www.preaching.com offers a range of resources, including a bimonthly magazine, podcasts, book reviews, community forums and newsletters, all with the focus of preaching the Christian message. An exhaustive back catalogue means that you could easily lose a few hours searching the website and getting good resources and learning good tips and tricks.
If you’re looking to do some accredited training in preaching, but have little studying experience, then the Open Bible Institute could be what you’re looking for. Their courses can be taken in ten weeks (though it is also possible to spread the work over much longer) and cost £30 per course www.open-bible-institute.org
If attending a course or training day is impractical for you, then Willow Creek offers CD/Mp3 downloads of past teaching events. If you sign up to become a WCA member, you’ll have access to message transcripts and Mp3s from Willow Creek messages, as well as past conferences on preaching by John Ortberg and ‘How to share the gospel without weirding people out’ by Donald Miller www.willowcreek.org.uk
Stories: Mark Roques from WYSOCS firmly believes that it is through storytelling that preaching can come alive. “Telling stories baptises the imagination and demonstrates practical ways that God would like the world to look like,” he says. “Giving earthy life stories can open scripture and make it real for you. For example, if I were to preach on Mark 12 (the greatest commandment), I would tell the George Cadbury story. Cadbury illustrates perfectly what it means to love God and your neighbour.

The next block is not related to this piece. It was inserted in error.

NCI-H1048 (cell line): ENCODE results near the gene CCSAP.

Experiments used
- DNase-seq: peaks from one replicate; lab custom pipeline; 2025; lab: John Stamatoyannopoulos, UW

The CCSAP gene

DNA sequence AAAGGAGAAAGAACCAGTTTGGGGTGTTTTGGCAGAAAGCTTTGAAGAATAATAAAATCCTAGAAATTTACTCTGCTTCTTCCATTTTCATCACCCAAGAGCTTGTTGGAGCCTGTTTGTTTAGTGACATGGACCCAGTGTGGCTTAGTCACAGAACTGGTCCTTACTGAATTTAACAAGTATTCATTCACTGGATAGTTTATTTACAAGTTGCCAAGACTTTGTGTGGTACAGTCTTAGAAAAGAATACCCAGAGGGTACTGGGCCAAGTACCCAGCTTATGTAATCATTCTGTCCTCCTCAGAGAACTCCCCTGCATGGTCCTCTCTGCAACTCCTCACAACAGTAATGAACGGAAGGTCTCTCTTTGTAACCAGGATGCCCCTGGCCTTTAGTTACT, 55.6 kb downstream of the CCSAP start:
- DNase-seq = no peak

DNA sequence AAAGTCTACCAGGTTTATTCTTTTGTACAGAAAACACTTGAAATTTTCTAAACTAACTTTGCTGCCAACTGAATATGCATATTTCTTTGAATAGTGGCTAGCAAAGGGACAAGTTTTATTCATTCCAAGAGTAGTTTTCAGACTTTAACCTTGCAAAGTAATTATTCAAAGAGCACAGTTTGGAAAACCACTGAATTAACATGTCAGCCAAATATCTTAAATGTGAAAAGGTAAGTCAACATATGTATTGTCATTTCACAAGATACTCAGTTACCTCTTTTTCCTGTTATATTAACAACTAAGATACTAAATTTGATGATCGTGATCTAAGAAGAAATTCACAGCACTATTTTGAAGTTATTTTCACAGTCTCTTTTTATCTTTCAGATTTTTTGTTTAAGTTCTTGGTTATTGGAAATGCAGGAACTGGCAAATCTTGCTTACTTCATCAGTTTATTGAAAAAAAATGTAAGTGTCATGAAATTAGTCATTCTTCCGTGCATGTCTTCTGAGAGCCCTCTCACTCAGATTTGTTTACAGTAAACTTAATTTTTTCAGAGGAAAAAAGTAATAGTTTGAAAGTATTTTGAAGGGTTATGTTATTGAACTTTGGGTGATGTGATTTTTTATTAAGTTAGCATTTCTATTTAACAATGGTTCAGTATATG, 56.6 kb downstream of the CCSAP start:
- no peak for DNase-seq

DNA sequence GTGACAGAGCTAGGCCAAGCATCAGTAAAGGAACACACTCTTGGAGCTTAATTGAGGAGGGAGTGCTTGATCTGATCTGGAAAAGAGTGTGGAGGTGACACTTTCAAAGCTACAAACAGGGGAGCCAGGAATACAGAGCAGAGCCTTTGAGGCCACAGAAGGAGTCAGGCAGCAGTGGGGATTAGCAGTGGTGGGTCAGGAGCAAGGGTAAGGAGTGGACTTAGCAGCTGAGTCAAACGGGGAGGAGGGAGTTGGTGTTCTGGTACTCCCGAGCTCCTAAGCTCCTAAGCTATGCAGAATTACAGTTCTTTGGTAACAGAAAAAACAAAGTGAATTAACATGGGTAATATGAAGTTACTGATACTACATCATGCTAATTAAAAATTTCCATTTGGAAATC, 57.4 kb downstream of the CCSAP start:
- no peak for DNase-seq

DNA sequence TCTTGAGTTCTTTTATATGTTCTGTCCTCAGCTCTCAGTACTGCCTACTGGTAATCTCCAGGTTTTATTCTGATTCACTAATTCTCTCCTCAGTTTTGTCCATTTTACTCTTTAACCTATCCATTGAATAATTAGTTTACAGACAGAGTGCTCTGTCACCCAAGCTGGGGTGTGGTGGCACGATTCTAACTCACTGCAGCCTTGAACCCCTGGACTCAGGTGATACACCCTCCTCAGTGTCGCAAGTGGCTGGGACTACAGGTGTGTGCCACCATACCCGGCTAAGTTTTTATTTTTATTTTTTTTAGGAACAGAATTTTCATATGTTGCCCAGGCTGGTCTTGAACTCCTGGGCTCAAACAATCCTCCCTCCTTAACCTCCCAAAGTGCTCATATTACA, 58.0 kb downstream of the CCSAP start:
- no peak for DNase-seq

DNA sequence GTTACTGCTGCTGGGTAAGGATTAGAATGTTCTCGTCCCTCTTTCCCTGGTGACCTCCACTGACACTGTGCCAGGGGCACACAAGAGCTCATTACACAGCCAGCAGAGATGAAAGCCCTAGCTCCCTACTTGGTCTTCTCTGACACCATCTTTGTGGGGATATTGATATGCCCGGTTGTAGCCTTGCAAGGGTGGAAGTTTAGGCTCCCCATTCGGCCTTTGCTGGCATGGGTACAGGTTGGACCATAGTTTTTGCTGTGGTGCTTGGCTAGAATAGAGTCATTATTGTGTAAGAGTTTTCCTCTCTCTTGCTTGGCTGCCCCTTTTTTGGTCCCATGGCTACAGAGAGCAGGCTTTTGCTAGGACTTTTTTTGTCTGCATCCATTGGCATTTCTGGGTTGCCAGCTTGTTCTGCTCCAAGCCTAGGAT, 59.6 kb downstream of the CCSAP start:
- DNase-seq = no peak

If I was preaching on ‘seek ye first the kingdom of God’, (Matthew 6:33) I would tell the George Muller story. The key point is that people grow in faith when they hear about God busy healing and restoring his fallen creation in lots of different ways. Stories build faith and they build understanding.” Rocques has put together a storytelling course with the stories above and many more. It is available from WYSOCS or directly from Mark at email@example.com. It costs £40 and is an excellent resource.